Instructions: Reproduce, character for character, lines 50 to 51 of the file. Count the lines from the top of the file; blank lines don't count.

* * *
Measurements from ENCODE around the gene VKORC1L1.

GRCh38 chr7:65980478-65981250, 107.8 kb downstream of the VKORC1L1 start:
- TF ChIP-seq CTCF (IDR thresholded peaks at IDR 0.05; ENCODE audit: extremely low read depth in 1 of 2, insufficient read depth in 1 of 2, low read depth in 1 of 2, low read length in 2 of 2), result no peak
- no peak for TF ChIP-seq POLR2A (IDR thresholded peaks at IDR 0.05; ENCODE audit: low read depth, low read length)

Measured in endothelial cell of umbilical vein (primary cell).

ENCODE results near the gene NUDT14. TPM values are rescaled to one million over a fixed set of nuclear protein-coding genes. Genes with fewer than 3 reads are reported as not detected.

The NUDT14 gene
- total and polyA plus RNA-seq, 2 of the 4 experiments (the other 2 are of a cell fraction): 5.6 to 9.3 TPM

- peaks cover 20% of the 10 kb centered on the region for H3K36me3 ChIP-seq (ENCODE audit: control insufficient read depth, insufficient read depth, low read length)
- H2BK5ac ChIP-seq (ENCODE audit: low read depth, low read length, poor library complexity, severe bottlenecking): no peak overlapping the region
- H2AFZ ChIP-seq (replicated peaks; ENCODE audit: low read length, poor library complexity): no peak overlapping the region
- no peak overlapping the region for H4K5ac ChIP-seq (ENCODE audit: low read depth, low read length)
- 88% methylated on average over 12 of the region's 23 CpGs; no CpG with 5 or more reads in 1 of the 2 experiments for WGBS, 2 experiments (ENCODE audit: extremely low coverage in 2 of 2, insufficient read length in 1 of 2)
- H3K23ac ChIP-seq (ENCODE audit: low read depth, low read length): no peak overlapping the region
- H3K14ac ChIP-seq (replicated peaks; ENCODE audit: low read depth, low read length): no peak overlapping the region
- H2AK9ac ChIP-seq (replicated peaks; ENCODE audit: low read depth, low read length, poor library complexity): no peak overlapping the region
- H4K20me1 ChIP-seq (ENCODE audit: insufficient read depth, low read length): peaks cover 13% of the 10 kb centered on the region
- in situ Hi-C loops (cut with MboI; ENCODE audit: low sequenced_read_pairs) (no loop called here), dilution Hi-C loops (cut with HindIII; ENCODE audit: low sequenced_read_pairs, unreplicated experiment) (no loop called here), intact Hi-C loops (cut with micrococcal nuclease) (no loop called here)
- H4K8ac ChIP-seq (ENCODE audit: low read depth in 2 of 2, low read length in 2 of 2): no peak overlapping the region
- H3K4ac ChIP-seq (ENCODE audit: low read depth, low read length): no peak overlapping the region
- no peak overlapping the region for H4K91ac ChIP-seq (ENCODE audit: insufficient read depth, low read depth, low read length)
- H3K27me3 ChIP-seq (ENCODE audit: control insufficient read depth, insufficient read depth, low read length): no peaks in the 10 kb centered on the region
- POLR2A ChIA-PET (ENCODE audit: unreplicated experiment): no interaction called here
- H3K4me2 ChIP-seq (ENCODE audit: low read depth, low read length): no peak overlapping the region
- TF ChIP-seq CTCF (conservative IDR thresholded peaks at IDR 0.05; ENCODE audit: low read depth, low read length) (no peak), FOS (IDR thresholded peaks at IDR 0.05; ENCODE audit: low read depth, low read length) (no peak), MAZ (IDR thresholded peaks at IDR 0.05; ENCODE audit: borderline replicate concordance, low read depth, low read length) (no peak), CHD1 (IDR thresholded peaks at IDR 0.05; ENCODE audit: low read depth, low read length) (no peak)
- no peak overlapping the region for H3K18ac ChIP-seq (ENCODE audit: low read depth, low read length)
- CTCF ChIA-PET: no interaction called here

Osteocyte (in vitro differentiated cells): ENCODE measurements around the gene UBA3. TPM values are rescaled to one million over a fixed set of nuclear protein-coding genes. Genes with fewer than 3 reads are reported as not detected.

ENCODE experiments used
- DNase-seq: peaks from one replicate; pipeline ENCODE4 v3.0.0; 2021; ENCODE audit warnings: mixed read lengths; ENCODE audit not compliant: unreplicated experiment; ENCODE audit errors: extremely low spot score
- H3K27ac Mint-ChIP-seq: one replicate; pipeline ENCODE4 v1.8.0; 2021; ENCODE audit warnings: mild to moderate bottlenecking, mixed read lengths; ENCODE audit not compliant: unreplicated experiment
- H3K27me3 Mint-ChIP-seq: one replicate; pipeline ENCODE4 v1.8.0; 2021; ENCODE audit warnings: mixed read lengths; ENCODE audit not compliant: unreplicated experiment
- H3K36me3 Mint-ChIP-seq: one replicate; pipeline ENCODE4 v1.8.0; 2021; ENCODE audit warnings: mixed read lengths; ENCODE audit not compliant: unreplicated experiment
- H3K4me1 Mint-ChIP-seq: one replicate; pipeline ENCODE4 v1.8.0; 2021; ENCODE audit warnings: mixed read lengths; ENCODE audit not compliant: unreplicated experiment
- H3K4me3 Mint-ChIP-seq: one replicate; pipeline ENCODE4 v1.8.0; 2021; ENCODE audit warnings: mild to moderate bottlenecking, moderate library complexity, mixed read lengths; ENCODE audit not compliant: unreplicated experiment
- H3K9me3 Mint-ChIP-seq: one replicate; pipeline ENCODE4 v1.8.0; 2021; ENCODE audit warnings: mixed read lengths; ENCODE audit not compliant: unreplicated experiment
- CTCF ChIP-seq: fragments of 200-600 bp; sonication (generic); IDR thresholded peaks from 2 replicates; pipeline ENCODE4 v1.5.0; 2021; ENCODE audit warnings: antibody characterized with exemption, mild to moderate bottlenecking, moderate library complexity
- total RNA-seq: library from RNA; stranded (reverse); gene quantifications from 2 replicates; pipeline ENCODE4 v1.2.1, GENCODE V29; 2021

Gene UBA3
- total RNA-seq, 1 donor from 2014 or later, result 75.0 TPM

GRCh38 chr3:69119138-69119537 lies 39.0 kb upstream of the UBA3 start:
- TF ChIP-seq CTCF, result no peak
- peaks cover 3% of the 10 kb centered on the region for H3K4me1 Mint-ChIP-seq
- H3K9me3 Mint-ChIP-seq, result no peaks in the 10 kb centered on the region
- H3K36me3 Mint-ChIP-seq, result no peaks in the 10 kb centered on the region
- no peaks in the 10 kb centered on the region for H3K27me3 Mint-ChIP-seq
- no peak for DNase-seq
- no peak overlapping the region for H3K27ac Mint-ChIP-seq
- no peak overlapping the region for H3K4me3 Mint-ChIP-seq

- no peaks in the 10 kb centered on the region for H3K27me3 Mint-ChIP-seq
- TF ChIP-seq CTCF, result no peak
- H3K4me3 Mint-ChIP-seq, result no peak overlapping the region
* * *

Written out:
- no peaks in the 10 kb centered on the region for H3K27me3 Mint-ChIP-seq
- TF ChIP-seq CTCF, result no peak